LinkedIn Learning has been one of the most fascinating success stories in HR Technology. It all started in 2015 when LinkedIn acquired Lynda.com, a pioneering provider of high-quality video learning designed for creative professionals.
I was familiar with Lynda.com prior to the acquisition, and when they were acquired by LinkedIn, I had to wonder, “What does a recruiting and social networking company know about training?” LinkedIn, as a fast-moving and customer-focused company, learned quickly. Not only did Lynda.com get fully integrated into the LinkedIn platform (it took a few years), but the company built out a product team to focus on new topics, more advanced video experiences, quizzes, assessments, and more.
Many of us in the L&D tech industry consider ourselves “privileged” to know so much about this complex field. LinkedIn quickly taught me, and over the years I met product managers and content leaders who were passionate, open-minded, and ambitious. As a result, while LinkedIn entered the
LinkedIn Learning, now in its eighth year, has established itself as one of the market’s most important content providers. LinkedIn now has 18,000 courses in 20+ languages, 16,000 corporate clients, hundreds of salespeople (who are now integrated into the sales team for other LinkedIn talent products), and generates billions of dollars in revenue. In fact, I’ve never met a company that does not use LinkedIn Learning for its employees.
The Corporate Learning Market Has Changed
LinkedIn Learning concentrated on content for the first nearly decade of its existence. This includes adding more titles, increasing the level of collaboration and testing, and enriching courses with more topics, experts, and hands-on experiences. LinkedIn now provides simulations, evaluations, and various forms of hands-on training in software engineering, data science, cloud engineering, cybersecurity, and artificial intelligence (AI). While this is a highly competitive market, LinkedIn has a sizable market share and the advantage of leveraging its close integration with Microsoft and a large network of LinkedIn Recruiter customers.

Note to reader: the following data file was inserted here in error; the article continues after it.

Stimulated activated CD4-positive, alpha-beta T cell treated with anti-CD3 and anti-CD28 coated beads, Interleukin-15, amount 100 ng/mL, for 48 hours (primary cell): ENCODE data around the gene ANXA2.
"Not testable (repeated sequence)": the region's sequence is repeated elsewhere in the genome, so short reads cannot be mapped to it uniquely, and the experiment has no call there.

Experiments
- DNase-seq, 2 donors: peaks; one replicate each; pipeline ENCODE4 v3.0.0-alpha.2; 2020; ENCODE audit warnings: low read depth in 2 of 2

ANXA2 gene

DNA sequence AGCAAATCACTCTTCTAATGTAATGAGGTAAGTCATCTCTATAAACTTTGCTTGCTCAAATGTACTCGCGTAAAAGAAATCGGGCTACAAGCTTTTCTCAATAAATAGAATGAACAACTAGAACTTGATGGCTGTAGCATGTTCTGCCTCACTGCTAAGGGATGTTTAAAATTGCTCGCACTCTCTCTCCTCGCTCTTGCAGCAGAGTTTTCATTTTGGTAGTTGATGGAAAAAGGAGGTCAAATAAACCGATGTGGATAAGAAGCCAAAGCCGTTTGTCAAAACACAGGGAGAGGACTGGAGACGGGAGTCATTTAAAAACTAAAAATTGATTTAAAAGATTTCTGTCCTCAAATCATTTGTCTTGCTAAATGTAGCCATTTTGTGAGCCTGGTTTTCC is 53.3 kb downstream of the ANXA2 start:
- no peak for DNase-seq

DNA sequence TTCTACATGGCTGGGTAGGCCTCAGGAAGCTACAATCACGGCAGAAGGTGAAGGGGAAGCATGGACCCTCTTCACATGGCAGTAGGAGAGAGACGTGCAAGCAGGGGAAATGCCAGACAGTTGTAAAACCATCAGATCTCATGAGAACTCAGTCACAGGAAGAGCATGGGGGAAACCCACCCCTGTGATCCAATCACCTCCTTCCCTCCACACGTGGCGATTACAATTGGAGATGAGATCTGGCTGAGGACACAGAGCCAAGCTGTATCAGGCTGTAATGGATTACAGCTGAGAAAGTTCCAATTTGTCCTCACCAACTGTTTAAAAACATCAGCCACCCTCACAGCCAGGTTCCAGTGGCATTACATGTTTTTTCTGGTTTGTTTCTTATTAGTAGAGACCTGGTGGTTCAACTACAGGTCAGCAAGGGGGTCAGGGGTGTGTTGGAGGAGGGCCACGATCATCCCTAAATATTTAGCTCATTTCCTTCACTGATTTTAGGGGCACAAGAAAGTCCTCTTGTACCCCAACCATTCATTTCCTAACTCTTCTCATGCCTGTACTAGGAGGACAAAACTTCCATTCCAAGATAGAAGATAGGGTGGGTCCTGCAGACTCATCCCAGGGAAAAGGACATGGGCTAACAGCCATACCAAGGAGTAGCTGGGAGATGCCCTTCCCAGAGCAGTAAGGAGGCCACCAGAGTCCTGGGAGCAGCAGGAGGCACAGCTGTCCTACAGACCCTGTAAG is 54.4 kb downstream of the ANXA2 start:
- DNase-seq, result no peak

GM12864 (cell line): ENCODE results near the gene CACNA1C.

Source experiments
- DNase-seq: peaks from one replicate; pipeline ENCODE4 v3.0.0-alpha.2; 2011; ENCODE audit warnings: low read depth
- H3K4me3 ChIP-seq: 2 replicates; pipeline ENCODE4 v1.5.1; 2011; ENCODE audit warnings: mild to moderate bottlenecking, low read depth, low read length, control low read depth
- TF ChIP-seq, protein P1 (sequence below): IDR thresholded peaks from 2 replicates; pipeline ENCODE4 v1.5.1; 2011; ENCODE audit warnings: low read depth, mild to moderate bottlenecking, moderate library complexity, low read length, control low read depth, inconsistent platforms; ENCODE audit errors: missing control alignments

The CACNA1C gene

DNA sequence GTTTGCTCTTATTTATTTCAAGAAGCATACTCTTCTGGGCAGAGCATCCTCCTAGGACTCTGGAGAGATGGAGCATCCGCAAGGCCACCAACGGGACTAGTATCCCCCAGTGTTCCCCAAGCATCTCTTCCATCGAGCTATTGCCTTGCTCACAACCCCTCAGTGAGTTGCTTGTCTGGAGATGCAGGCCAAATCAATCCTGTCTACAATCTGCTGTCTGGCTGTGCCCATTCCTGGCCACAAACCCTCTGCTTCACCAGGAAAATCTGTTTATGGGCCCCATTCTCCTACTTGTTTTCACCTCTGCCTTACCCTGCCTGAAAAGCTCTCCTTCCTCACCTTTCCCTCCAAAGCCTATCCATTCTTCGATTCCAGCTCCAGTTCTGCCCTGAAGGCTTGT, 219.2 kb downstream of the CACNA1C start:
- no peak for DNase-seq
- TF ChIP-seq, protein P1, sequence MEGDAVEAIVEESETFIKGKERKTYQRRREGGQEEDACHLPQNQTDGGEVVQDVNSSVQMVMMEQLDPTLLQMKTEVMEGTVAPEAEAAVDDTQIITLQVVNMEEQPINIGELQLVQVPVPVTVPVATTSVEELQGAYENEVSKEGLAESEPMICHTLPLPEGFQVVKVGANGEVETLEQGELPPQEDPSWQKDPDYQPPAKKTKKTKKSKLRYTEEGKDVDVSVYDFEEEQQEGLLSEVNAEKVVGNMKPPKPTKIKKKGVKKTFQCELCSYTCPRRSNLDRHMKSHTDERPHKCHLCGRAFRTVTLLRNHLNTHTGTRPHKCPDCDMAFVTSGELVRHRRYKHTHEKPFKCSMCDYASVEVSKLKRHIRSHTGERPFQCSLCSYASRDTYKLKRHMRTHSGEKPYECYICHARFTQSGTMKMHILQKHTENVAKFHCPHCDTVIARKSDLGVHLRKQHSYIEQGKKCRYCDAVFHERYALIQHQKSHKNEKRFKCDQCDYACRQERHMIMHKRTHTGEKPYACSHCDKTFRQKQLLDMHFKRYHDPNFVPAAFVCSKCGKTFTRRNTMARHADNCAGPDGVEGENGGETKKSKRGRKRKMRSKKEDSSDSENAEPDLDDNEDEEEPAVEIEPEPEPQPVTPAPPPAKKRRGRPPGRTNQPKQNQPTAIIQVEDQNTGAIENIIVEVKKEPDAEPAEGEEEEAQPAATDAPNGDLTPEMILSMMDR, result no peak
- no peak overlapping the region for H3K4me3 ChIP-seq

However, as most of you are aware, the future of corporate learning does not lie in “more content.” It’s “more pertinent.” As our new research shows, this entails providing employees (and organizations) with the necessary tools.
As a result, HR Tech vendors are now focusing on more integrated solutions, such as Capability Academies, Talent Marketplace platforms, and improved tools for skills inference and what we call Talent Intelligence. Where does LinkedIn fit into all of this? Surprise, surprise: they’re launching a slew of new products to tap into this new market. Yes, LinkedIn Learning is evolving into an enterprise learning and career platform, rather than just a massive content library.
So to meet this need, HR Tech vendors are now focused on more integrated solutions: Capability Academies, Talent Marketplace platforms, and better tools for skills inference and what we call Talent Intelligence. Where does LinkedIn play in all this? Well surprise surprise: they’re launching a series of products to reach this new market. Yes, LinkedIn Learning is becoming an enterprise learning and career platform, not just a massive library of content.